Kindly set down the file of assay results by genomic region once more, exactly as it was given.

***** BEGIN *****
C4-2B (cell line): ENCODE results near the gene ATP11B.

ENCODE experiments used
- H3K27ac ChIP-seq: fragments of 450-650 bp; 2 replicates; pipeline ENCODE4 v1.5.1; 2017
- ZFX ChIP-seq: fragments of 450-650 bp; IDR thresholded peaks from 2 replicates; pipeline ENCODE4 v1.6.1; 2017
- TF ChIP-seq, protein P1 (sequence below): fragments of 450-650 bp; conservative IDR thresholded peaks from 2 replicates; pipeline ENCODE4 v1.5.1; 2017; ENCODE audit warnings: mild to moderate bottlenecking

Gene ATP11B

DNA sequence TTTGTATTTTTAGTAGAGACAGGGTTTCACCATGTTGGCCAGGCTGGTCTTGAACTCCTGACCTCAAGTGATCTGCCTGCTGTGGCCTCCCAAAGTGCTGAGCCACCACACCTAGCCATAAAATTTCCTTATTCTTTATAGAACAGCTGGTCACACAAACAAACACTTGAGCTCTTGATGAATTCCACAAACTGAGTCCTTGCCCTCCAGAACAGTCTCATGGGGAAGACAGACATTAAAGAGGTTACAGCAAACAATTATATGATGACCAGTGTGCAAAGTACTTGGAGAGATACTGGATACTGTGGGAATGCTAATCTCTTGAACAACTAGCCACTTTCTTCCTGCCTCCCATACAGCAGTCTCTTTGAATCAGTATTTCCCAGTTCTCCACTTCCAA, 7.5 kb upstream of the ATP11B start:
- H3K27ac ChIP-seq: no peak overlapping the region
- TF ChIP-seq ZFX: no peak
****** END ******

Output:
C4-2B (cell line): ENCODE results near the gene ATP11B.

ENCODE experiments used
- H3K27ac ChIP-seq: fragments of 450-650 bp; 2 replicates; pipeline ENCODE4 v1.5.1; 2017
- ZFX ChIP-seq: fragments of 450-650 bp; IDR thresholded peaks from 2 replicates; pipeline ENCODE4 v1.6.1; 2017
- TF ChIP-seq, protein P1 (sequence below): fragments of 450-650 bp; conservative IDR thresholded peaks from 2 replicates; pipeline ENCODE4 v1.5.1; 2017; ENCODE audit warnings: mild to moderate bottlenecking

Gene ATP11B

DNA sequence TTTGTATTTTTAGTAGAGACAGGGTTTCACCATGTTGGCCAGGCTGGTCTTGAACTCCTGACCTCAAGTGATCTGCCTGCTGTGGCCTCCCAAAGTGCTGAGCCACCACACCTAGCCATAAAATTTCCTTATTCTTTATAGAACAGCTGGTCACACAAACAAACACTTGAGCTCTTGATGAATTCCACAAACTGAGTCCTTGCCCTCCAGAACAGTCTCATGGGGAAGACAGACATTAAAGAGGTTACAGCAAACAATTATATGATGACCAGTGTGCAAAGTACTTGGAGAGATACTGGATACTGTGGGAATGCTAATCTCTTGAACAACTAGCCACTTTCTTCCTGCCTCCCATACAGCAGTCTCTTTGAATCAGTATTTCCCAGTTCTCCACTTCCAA, 7.5 kb upstream of the ATP11B start:
- H3K27ac ChIP-seq: no peak overlapping the region
- TF ChIP-seq ZFX: no peak